On the agenda: deregulation and land reform
Kutovyi’s predecessor as Ukrainian Agrarian Policy Minister Oleksiy Pavlenko won plaudits during his brief period in office for overseeing the removal of a wide range of suffocating regulatory practices. This process is set to continue under Kutovyi, who also played a key role in the deregulation process via his position as Chair of the Ukrainian parliament’s agricultural committee. However, he points out that even in a highly bureaucratic post-Soviet environment, deregulation has its limits. “In some cases we may even have gone too far,” he concedes.
The centerpiece of the current reform agenda will undoubtedly be the law on land circulation, which Kutovyi hopes will pass its second reading in parliament by the end of 2016. This proposed reform aims to introduce the right to sell and pledge agricultural land lease holds. The minister argues it has the potential to make Ukrainian land a far more marketable commodity while increasing transparency and helping to generate huge amounts of working capital.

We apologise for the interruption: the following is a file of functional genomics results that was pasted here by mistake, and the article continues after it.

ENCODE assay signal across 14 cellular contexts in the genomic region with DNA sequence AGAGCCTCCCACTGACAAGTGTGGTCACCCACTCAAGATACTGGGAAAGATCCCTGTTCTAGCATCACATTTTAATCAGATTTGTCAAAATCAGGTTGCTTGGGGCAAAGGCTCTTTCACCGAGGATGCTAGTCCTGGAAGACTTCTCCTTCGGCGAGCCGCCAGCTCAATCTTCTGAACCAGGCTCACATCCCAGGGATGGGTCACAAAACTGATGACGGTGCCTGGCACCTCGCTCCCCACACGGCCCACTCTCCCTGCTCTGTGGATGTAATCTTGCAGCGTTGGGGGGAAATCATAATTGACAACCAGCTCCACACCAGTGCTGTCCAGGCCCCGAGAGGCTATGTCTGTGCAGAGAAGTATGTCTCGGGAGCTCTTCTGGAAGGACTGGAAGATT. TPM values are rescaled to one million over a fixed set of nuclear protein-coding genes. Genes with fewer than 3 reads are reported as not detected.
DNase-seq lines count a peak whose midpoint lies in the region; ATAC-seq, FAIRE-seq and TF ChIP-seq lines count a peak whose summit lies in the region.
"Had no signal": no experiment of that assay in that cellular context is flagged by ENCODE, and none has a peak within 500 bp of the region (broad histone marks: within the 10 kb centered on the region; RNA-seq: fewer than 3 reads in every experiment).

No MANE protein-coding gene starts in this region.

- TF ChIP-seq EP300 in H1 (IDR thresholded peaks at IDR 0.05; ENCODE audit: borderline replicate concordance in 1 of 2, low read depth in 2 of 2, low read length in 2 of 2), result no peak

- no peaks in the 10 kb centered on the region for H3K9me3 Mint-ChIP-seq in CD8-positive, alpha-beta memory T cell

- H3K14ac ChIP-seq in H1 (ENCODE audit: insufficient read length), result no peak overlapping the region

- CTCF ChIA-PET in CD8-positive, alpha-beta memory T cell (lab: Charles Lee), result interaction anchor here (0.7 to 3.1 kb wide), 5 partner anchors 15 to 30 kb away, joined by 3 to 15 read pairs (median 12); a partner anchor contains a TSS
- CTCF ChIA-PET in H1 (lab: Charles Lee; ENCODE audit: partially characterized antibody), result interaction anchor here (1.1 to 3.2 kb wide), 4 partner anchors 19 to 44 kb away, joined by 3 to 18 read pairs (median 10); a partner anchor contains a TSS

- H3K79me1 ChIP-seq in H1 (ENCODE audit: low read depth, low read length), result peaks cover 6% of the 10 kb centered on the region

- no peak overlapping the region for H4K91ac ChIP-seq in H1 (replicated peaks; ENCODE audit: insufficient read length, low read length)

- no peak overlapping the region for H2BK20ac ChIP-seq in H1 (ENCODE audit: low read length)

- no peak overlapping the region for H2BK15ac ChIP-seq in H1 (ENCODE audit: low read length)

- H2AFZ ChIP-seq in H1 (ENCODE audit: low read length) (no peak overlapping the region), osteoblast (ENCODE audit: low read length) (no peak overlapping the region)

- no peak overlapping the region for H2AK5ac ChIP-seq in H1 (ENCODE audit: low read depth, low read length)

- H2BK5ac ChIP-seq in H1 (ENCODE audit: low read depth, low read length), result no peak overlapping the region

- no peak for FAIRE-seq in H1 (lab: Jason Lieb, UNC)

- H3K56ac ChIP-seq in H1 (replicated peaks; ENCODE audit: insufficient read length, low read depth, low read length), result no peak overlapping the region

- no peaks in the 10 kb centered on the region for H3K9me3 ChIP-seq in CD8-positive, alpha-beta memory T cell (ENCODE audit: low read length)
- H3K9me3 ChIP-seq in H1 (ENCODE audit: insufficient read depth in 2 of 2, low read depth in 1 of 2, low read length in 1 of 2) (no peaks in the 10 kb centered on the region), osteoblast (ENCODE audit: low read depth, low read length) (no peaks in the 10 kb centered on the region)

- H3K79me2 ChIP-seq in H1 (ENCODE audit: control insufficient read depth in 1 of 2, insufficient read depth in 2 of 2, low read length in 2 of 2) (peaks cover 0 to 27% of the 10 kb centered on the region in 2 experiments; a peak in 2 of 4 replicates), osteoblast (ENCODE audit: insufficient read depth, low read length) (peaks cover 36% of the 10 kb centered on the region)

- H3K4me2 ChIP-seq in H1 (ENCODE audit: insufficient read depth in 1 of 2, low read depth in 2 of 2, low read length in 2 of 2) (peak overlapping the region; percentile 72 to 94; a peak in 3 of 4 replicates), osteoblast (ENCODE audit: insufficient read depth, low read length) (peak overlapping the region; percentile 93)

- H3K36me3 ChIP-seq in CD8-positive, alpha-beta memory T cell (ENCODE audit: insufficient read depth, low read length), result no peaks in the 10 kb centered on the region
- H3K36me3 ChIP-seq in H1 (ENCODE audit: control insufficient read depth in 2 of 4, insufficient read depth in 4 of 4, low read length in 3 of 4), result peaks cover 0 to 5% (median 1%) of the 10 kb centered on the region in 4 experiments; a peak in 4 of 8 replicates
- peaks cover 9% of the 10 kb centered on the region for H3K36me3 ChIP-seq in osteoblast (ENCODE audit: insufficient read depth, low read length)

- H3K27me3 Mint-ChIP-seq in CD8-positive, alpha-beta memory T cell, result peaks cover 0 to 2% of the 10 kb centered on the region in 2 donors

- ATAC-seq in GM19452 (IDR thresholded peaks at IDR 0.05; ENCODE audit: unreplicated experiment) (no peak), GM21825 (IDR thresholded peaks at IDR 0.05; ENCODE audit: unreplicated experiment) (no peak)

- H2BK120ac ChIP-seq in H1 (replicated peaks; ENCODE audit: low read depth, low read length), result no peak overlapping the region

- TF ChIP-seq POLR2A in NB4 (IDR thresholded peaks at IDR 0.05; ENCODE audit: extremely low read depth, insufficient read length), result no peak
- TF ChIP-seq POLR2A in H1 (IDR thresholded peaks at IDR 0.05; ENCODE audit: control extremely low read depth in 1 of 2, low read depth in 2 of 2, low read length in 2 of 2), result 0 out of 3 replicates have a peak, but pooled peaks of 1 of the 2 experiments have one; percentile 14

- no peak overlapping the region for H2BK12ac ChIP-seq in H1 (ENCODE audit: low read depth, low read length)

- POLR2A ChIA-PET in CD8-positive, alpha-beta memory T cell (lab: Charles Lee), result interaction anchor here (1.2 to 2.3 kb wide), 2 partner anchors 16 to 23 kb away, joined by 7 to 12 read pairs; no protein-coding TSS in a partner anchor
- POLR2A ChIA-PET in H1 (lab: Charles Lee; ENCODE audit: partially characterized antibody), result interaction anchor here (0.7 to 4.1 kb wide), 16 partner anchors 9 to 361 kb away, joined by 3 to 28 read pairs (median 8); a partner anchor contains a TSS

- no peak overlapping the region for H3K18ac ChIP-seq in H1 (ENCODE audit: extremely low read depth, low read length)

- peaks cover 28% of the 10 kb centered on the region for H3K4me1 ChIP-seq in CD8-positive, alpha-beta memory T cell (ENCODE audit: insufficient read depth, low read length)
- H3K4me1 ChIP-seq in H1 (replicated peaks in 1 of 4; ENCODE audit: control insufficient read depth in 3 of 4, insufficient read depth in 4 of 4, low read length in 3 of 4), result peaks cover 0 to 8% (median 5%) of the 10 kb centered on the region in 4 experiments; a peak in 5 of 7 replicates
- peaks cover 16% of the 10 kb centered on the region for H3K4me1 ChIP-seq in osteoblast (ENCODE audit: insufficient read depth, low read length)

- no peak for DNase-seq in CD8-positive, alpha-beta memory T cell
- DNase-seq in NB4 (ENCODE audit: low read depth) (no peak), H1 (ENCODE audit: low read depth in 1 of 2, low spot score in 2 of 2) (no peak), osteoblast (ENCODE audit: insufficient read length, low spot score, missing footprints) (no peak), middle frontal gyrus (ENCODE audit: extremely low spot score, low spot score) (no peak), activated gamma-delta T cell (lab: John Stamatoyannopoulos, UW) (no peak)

He is confident the law in its current form will not provoke populist opposition, despite the long history of political posturing over the extremely sensitive issue of agricultural land sale. “It is fair. There is no counter-argument,” he states matter-of-factly. Nevertheless, Kutovyi accepts the success or failure of this land reform effort will go a long way to determining the broader investment climate in the Ukrainian agricultural sector, adding, “If the situation regarding the land itself is not good, nothing else will work.”
About the interviewee: Taras Kutovyi is Ukraine’s Agrarian Policy Minister